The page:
Leadership, Tyson Chandler


Friday’s end-practice scrimmage provided a rare exception. The Suns’ veteran center closed quickly on fellow big man Alex Len, who had just taken a pass from Ronnie Price. Chandler used every inch and pound of his 7-1 body to thwart Len’s dunk attempt. The Ukrainian big man went through him anyway, finishing the play with authority.

Chandler didn’t take umbrage. He did the opposite.

“I told him on the next play that I want him to go at me every single day in practice,” Chandler said. “It’s the only way we’re going to get better.”

“I’m going to need him as much as he’s going to need me,” Chandler said of Len.

They feel even better about the relationship between the two big men and what it will mean for each of them. When the Suns and Chandler agreed to terms on the first day of free agency this summer, Len assured local media he was focused on what he would gain – not lose – with the veteran’s arrival.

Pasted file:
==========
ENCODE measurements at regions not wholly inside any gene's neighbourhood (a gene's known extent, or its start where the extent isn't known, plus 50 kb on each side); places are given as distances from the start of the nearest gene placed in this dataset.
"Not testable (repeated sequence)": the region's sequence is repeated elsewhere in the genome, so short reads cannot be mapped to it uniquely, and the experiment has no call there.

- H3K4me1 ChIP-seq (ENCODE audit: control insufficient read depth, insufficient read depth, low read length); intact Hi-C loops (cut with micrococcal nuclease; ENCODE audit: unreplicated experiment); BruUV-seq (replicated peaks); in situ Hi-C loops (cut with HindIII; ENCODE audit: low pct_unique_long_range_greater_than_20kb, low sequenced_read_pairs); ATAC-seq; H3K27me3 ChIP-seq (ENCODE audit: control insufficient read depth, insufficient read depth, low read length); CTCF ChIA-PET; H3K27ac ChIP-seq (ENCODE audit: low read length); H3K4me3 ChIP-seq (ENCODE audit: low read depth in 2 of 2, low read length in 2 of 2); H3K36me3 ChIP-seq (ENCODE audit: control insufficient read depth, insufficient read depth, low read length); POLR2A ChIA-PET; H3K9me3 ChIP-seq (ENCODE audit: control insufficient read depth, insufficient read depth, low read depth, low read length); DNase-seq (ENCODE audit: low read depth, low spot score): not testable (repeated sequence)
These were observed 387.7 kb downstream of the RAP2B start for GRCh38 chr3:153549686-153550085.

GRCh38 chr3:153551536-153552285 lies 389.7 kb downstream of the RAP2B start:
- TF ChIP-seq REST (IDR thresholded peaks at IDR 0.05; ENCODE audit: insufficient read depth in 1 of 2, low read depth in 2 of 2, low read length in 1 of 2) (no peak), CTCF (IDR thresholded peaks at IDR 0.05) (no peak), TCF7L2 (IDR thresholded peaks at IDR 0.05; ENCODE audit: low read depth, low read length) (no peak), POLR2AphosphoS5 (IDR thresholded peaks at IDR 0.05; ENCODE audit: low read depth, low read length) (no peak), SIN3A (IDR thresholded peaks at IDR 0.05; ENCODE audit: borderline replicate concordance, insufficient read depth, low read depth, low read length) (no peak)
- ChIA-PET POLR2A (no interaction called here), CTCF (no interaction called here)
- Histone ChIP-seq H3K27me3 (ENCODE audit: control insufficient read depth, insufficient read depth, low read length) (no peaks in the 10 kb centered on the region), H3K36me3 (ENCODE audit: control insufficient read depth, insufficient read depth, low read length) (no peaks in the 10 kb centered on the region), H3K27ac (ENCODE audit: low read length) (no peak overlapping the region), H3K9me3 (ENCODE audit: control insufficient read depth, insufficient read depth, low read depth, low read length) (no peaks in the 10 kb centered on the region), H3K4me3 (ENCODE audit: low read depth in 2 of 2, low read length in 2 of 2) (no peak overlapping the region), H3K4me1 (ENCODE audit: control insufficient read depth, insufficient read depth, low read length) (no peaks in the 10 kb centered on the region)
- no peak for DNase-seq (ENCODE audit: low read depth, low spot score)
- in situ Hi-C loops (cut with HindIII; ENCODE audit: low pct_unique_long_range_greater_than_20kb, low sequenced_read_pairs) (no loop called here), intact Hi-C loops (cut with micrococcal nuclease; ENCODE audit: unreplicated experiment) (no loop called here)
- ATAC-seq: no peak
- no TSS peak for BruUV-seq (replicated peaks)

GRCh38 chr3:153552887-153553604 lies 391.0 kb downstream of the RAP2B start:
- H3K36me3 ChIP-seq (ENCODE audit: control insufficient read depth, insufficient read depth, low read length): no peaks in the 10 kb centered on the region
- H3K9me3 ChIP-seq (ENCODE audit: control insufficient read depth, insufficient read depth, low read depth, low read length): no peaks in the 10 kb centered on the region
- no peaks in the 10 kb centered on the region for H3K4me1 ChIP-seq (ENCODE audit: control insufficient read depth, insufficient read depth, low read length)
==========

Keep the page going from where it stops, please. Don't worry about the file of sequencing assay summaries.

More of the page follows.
“He’s only going to help me grow as a player,” Len said. “He’s going to help me learn all those little tricks veterans use to get an advantage.”

Chandler is ready to impart them. Most of the league knows his affinity for on-court communication, but this marks the first time he will oversee the development of a young, up-and-coming big man.

Already, he knows he’s been given a lot to work with.

“[Len] has all the tools that you want to see in a big man in this league,” Chandler said. “I don’t think he knows how good he is to be quite honest. I think when he starts to understand that and starts to get that confidence, you’ll see him start to grow and explode.”

“Every time they got on the court, Alex makes a move and Tyson’s talking to him,” Hornacek said.

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